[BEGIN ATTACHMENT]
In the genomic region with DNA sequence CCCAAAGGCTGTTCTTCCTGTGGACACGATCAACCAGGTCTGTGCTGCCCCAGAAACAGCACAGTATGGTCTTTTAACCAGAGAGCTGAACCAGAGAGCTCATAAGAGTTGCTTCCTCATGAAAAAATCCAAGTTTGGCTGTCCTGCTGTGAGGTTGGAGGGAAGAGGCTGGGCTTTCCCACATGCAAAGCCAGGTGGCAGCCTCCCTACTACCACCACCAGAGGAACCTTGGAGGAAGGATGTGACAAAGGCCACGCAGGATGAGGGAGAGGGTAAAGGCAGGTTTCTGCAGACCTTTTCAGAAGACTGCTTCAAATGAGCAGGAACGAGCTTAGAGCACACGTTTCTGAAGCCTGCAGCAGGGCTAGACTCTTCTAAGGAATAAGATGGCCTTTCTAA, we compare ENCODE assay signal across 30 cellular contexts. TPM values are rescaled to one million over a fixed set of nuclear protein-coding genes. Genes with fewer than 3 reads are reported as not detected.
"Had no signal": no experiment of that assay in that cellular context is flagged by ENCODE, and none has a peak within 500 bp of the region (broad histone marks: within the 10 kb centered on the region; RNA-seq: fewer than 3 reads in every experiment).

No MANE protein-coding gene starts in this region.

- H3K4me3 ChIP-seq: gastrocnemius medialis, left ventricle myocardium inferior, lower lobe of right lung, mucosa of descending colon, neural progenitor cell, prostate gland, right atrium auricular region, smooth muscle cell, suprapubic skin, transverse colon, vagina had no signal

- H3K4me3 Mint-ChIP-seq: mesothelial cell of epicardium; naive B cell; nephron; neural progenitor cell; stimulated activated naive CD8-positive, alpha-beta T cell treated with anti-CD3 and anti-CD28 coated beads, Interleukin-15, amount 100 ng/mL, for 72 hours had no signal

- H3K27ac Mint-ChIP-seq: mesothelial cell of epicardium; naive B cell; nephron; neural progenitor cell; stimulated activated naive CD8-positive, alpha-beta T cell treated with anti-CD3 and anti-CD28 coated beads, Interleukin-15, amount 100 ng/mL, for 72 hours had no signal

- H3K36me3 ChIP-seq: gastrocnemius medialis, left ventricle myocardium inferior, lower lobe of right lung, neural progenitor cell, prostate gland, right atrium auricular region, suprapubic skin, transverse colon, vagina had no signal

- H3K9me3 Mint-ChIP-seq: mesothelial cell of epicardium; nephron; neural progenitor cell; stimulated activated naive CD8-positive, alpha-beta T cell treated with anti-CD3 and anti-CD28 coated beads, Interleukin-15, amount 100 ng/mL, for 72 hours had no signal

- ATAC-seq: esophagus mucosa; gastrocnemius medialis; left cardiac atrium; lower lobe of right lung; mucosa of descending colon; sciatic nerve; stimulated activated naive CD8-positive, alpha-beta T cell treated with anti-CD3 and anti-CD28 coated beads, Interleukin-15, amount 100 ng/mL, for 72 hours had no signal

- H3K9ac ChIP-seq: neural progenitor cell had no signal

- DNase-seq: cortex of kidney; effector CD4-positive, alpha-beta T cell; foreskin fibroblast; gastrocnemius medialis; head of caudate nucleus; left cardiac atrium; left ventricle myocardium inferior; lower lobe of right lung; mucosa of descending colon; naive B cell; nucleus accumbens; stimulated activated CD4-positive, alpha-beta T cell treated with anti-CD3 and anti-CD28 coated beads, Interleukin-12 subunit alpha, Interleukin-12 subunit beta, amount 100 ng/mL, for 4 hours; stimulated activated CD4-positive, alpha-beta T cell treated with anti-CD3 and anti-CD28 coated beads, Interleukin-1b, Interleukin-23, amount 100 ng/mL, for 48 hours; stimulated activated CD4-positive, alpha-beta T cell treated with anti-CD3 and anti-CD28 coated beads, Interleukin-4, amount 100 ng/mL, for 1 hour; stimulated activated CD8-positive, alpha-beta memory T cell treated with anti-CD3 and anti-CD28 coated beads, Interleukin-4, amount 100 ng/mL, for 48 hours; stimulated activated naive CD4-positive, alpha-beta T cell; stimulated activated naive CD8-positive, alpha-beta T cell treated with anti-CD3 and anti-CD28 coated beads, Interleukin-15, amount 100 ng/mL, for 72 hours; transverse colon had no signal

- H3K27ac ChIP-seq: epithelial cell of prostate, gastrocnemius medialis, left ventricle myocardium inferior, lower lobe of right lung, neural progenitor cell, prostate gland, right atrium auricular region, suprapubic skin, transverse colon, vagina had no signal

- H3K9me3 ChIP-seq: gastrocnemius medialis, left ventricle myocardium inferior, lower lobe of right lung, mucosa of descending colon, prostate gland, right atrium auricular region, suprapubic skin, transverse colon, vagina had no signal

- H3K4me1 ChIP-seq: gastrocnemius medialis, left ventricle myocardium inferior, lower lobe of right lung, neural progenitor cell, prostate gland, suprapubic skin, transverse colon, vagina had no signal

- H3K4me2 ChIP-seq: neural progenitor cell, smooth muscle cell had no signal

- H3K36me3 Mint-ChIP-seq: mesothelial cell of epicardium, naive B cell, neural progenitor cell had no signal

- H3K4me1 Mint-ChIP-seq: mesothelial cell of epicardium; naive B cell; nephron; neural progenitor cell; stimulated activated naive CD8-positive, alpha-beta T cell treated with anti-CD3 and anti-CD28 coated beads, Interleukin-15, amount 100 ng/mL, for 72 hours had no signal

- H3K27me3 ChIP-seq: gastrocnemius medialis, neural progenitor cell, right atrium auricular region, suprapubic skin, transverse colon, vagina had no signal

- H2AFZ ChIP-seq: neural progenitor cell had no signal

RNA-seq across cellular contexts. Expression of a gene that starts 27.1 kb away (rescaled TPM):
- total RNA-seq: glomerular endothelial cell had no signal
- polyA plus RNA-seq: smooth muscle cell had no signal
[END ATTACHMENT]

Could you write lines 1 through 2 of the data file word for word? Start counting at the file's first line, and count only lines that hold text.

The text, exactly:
In the genomic region with DNA sequence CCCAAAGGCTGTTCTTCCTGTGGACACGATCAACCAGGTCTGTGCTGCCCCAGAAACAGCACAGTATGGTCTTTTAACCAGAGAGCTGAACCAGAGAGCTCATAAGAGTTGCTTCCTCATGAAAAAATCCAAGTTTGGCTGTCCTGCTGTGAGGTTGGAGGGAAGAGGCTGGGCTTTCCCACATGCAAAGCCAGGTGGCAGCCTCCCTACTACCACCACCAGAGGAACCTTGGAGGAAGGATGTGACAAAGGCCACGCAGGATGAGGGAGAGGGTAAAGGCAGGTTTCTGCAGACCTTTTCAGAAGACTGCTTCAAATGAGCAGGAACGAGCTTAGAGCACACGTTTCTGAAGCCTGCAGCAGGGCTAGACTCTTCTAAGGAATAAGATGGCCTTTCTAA, we compare ENCODE assay signal across 30 cellular contexts. TPM values are rescaled to one million over a fixed set of nuclear protein-coding genes. Genes with fewer than 3 reads are reported as not detected.
"Had no signal": no experiment of that assay in that cellular context is flagged by ENCODE, and none has a peak within 500 bp of the region (broad histone marks: within the 10 kb centered on the region; RNA-seq: fewer than 3 reads in every experiment).